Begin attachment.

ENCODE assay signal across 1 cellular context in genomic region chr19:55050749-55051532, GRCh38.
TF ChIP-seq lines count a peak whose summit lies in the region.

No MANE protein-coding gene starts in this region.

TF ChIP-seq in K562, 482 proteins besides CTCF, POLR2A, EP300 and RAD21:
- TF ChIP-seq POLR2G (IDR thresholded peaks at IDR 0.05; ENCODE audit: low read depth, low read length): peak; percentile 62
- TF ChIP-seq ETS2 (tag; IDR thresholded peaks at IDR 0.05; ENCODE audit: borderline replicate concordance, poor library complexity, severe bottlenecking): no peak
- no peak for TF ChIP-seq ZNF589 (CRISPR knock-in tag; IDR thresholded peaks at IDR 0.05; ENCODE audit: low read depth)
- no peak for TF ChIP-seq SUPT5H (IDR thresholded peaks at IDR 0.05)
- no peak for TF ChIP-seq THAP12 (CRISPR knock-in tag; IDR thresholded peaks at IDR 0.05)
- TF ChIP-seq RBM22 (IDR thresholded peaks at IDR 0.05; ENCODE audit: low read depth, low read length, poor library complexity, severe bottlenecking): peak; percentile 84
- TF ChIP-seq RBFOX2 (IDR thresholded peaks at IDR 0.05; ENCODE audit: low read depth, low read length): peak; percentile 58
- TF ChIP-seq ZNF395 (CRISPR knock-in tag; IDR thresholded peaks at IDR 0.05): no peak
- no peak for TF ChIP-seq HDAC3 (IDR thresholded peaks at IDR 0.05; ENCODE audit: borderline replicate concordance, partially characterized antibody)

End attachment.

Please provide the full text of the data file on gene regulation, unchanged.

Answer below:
ENCODE assay signal across 1 cellular context in genomic region chr19:55050749-55051532, GRCh38.
TF ChIP-seq lines count a peak whose summit lies in the region.

No MANE protein-coding gene starts in this region.

TF ChIP-seq in K562, 482 proteins besides CTCF, POLR2A, EP300 and RAD21:
- TF ChIP-seq POLR2G (IDR thresholded peaks at IDR 0.05; ENCODE audit: low read depth, low read length): peak; percentile 62
- TF ChIP-seq ETS2 (tag; IDR thresholded peaks at IDR 0.05; ENCODE audit: borderline replicate concordance, poor library complexity, severe bottlenecking): no peak
- no peak for TF ChIP-seq ZNF589 (CRISPR knock-in tag; IDR thresholded peaks at IDR 0.05; ENCODE audit: low read depth)
- no peak for TF ChIP-seq SUPT5H (IDR thresholded peaks at IDR 0.05)
- no peak for TF ChIP-seq THAP12 (CRISPR knock-in tag; IDR thresholded peaks at IDR 0.05)
- TF ChIP-seq RBM22 (IDR thresholded peaks at IDR 0.05; ENCODE audit: low read depth, low read length, poor library complexity, severe bottlenecking): peak; percentile 84
- TF ChIP-seq RBFOX2 (IDR thresholded peaks at IDR 0.05; ENCODE audit: low read depth, low read length): peak; percentile 58
- TF ChIP-seq ZNF395 (CRISPR knock-in tag; IDR thresholded peaks at IDR 0.05): no peak
- no peak for TF ChIP-seq HDAC3 (IDR thresholded peaks at IDR 0.05; ENCODE audit: borderline replicate concordance, partially characterized antibody)